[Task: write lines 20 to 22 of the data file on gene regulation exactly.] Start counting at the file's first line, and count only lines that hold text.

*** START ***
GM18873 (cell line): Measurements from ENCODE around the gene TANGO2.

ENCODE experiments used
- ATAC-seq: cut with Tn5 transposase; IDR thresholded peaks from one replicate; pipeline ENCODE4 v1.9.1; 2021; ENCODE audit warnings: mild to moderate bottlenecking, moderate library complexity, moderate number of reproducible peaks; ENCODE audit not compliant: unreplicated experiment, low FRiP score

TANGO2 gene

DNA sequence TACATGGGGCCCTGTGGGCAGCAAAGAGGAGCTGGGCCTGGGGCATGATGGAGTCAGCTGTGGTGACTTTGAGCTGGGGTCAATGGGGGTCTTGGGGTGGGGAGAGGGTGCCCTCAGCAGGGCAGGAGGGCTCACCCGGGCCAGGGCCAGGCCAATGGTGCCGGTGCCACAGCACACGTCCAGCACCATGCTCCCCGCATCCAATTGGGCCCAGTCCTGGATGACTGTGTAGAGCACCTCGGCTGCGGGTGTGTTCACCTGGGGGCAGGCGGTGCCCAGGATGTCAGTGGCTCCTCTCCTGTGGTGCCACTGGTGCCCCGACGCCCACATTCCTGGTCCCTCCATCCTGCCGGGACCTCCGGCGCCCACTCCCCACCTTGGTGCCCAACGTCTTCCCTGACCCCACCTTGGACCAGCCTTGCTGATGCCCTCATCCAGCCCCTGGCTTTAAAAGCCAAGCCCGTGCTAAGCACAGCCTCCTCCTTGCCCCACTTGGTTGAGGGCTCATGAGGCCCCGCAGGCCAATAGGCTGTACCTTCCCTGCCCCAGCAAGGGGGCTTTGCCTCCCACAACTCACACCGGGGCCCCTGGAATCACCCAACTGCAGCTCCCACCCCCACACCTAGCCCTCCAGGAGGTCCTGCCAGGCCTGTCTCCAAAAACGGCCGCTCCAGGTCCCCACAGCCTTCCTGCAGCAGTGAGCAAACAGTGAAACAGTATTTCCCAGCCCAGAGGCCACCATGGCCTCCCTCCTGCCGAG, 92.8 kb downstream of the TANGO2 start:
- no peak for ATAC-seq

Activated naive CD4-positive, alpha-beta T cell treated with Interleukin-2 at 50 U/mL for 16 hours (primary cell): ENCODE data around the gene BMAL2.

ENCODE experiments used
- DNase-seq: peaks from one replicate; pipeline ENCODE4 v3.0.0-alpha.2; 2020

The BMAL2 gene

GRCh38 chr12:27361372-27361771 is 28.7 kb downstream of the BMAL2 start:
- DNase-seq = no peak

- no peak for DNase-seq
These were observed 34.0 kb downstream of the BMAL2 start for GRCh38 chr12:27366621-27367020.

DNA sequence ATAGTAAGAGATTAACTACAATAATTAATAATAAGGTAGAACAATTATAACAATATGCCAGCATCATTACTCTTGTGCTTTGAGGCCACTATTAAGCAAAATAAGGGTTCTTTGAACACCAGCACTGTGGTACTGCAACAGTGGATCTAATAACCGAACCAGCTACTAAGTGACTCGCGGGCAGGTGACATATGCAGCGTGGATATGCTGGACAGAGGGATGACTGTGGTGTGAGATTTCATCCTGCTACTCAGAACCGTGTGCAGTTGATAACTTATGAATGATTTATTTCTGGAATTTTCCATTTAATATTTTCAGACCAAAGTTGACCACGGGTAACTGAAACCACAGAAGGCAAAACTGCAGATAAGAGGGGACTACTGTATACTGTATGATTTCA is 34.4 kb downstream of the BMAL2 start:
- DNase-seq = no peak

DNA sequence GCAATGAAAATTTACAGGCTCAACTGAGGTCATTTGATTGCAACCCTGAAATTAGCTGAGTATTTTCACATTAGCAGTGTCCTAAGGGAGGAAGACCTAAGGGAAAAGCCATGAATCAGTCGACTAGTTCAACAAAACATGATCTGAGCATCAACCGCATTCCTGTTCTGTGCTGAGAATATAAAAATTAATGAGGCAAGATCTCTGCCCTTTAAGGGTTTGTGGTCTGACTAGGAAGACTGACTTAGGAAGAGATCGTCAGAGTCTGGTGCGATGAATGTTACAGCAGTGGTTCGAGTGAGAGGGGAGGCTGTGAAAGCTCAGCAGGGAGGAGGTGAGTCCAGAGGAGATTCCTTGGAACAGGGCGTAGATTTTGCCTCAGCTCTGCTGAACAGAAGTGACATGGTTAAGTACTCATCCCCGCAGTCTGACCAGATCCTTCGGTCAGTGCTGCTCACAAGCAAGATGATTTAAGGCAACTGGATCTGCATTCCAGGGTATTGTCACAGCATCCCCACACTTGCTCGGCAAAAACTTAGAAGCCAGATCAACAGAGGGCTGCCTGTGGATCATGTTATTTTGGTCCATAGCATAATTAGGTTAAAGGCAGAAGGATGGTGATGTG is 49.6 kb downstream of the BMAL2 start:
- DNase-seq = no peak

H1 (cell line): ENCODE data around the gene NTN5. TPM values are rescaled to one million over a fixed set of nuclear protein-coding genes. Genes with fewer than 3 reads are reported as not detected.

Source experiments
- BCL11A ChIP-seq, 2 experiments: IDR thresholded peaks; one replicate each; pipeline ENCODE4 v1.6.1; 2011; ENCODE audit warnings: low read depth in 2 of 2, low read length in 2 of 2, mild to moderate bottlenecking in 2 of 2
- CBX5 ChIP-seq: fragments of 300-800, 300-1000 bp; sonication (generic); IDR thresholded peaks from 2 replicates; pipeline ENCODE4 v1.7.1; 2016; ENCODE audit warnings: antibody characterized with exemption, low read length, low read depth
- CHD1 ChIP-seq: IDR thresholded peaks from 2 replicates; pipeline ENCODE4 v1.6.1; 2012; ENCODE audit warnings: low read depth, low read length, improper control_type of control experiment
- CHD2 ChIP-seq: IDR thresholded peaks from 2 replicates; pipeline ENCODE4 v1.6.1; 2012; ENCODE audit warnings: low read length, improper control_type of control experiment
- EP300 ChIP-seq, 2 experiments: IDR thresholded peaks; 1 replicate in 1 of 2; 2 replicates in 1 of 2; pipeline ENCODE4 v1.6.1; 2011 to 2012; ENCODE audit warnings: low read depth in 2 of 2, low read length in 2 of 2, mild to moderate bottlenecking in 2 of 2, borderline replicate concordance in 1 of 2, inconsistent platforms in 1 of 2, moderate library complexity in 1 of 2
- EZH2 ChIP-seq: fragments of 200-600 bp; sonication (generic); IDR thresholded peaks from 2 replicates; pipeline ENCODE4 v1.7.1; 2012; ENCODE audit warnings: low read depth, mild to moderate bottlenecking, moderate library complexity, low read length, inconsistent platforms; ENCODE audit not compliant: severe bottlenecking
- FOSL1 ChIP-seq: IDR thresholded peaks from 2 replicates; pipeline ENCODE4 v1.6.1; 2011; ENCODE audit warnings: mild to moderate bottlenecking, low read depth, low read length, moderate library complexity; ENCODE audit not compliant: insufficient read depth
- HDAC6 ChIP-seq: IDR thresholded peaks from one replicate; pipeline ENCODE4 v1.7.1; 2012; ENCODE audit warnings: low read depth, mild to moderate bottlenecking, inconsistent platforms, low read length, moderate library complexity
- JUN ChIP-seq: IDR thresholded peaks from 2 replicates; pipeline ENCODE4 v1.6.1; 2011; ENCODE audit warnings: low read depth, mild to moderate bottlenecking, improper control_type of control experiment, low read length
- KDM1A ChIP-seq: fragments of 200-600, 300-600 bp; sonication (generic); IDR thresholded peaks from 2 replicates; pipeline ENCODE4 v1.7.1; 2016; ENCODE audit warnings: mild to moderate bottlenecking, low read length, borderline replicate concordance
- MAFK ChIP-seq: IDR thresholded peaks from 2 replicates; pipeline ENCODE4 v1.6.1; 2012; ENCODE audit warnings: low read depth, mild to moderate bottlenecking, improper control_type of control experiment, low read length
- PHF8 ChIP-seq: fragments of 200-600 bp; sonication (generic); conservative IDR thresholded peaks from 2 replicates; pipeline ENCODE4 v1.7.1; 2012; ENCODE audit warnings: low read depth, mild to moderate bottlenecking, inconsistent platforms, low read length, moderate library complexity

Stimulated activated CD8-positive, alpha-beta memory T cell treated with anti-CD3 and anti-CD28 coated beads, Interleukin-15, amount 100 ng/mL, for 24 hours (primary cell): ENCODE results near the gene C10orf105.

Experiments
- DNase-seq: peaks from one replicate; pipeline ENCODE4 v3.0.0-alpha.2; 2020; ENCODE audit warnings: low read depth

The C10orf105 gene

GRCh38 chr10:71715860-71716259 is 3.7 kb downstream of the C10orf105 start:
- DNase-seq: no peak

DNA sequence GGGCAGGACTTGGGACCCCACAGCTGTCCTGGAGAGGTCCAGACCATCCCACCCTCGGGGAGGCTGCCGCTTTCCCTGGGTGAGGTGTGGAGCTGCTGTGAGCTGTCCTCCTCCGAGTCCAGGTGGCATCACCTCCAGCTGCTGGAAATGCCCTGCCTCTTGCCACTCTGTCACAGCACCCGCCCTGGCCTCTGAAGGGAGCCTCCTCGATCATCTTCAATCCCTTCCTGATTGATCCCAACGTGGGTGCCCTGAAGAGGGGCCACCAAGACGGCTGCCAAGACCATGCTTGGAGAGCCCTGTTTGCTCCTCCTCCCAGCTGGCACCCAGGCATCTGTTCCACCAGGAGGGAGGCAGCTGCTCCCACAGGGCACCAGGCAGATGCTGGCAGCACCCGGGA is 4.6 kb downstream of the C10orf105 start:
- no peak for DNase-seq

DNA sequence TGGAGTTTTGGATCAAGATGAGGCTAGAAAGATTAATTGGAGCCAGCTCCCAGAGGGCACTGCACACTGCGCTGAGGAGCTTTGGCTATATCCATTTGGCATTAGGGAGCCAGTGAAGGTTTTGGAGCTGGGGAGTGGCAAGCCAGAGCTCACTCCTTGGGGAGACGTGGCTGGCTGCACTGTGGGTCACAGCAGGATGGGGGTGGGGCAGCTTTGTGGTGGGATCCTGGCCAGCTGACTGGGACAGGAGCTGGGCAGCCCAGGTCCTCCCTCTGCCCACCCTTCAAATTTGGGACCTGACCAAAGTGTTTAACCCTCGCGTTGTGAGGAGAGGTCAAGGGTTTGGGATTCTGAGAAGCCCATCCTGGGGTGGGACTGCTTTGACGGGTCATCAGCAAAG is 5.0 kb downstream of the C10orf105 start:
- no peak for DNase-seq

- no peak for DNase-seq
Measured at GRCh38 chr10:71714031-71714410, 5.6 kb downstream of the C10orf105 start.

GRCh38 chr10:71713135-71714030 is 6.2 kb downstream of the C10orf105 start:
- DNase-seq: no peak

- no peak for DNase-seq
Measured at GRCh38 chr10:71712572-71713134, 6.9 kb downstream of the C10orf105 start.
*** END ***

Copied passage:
Source experiments
- BCL11A ChIP-seq, 2 experiments: IDR thresholded peaks; one replicate each; pipeline ENCODE4 v1.6.1; 2011; ENCODE audit warnings: low read depth in 2 of 2, low read length in 2 of 2, mild to moderate bottlenecking in 2 of 2
- CBX5 ChIP-seq: fragments of 300-800, 300-1000 bp; sonication (generic); IDR thresholded peaks from 2 replicates; pipeline ENCODE4 v1.7.1; 2016; ENCODE audit warnings: antibody characterized with exemption, low read length, low read depth